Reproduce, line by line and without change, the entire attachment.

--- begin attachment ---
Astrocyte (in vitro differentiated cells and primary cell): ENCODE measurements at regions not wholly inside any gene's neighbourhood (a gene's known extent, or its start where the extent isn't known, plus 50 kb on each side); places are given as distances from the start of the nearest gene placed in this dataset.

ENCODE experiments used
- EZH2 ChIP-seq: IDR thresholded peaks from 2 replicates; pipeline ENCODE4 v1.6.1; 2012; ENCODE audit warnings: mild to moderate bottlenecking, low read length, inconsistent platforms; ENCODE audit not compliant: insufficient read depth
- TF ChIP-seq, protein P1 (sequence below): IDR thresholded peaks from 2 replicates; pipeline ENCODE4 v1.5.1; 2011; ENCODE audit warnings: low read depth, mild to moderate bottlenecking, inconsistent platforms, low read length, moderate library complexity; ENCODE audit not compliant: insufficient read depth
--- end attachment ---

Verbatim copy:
Astrocyte (in vitro differentiated cells and primary cell): ENCODE measurements at regions not wholly inside any gene's neighbourhood (a gene's known extent, or its start where the extent isn't known, plus 50 kb on each side); places are given as distances from the start of the nearest gene placed in this dataset.

ENCODE experiments used
- EZH2 ChIP-seq: IDR thresholded peaks from 2 replicates; pipeline ENCODE4 v1.6.1; 2012; ENCODE audit warnings: mild to moderate bottlenecking, low read length, inconsistent platforms; ENCODE audit not compliant: insufficient read depth
- TF ChIP-seq, protein P1 (sequence below): IDR thresholded peaks from 2 replicates; pipeline ENCODE4 v1.5.1; 2011; ENCODE audit warnings: low read depth, mild to moderate bottlenecking, inconsistent platforms, low read length, moderate library complexity; ENCODE audit not compliant: insufficient read depth